This edition of the journal will attend to emerging developments in educational materialism by bringing together international scholars in this area. The basic questions that this edition of the journal will address are: How do educational materialisms work? and: What are the relevant theoretical variations on educational materialism and what are their practical applications?

As a starting point for this discussion one might take this quote from Ray Brassier: “While transcendental orthodoxy wastes time staving off the imminent liquidation of reason, sense, and life, transcendental materialism celebrates the deterritorialization of intelligence.”

There are a least three inter-related strands of educational materialism that this special edition will interrogate:

* Materialist dialectics: Deriving in main from the work of Karl Marx – the basic thesis behind this strand of educational materialism is that teaching and learning systems are directed towards the manipulation of capital. Schools deliver human capital to the markets – that assess and place qualifications, social status and individual capabilities in terms of capital. This situation has been further accelerated and complexified due to the global use of electronic markets and the emergence of virtual capital. This strand of educational materialism may include work on social capital that is often theorised using the ideas of Pierre Bourdieu.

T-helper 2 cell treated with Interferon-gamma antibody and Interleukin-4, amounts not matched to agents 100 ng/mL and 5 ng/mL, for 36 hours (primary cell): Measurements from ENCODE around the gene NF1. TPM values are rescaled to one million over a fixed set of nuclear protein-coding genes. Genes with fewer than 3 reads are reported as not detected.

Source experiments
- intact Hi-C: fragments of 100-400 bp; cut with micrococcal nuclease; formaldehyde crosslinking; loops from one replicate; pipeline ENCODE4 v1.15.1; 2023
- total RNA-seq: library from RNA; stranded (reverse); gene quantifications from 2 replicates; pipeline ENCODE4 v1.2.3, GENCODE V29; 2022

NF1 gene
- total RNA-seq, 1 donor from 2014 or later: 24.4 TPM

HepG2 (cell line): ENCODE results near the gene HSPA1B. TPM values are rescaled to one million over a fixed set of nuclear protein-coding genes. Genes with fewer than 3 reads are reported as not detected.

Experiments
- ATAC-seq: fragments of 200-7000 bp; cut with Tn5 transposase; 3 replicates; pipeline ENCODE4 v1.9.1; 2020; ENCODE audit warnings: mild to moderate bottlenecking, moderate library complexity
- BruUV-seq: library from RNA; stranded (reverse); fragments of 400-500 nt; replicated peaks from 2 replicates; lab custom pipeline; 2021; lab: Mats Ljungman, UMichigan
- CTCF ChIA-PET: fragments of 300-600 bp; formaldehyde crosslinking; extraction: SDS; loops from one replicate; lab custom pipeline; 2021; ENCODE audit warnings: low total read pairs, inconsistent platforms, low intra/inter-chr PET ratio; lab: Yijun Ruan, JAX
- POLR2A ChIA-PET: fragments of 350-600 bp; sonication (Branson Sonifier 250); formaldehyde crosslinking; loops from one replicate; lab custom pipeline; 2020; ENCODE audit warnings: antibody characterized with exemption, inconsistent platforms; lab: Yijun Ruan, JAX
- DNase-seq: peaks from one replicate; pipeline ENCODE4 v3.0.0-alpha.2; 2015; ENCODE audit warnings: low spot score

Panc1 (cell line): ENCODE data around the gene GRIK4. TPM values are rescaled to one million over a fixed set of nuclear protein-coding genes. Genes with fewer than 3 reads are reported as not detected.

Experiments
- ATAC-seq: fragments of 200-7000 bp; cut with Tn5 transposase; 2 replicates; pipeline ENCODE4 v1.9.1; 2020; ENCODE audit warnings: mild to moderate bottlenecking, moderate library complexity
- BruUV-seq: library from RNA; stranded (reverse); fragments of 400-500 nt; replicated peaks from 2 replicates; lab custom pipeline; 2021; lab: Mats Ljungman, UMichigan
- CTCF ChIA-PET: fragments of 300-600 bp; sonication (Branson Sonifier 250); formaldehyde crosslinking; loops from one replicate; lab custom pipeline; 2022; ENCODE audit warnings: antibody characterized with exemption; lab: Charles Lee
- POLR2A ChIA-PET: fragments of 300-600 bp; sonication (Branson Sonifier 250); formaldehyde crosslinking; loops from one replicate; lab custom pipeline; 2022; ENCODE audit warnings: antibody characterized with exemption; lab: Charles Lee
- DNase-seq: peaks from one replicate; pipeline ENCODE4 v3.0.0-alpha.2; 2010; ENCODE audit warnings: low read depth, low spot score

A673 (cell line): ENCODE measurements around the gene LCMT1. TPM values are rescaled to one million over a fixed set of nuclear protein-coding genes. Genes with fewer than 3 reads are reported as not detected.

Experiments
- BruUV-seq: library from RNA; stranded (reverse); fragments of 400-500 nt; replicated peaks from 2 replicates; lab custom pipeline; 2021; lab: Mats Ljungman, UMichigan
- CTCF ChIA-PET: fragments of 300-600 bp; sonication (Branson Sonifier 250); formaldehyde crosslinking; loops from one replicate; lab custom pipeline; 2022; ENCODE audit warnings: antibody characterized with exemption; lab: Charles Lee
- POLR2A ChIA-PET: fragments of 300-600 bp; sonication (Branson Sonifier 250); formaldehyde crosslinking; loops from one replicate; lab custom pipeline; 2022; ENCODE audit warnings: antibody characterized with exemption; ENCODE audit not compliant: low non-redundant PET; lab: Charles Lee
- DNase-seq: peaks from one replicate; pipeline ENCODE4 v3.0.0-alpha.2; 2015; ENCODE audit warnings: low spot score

* Transcendental materialism. The second theoretical platform for understanding educational materialism is derived from the work of Gilles Deleuze and Félix Guattari. This strand accepts material dialectics, yet intensifies and broadens the scope in the ways capital transforms situations. This is because capitalism also acts on an irrational level, and this can be clearly seen if one analyses advertising or takes into account the ways in which media systems manipulate emotions. Transcendental materialism looks for escape routes out of situations that might lead to internalisation – and in the case of education, this includes putting contemporary practises such as examinations under erasure.

* Speculative materialism. This recent development in materialist theory reconciles materialism with realism – and avoids the potential for duality between materialism and idealism. The essential thesis of this strand of educational materialism stipulates that the designation of ‘the human’ or ‘the subject’ defines limiting criteria that restrict research. The path to forthright understanding of education therefore requires the elimination of phenomenology or any ‘mentalism’ that might contain and lock up the possibilities of material agency.

Interested scholars should send a 500 word abstract in the first instance to David R Cole at by December 1st 2009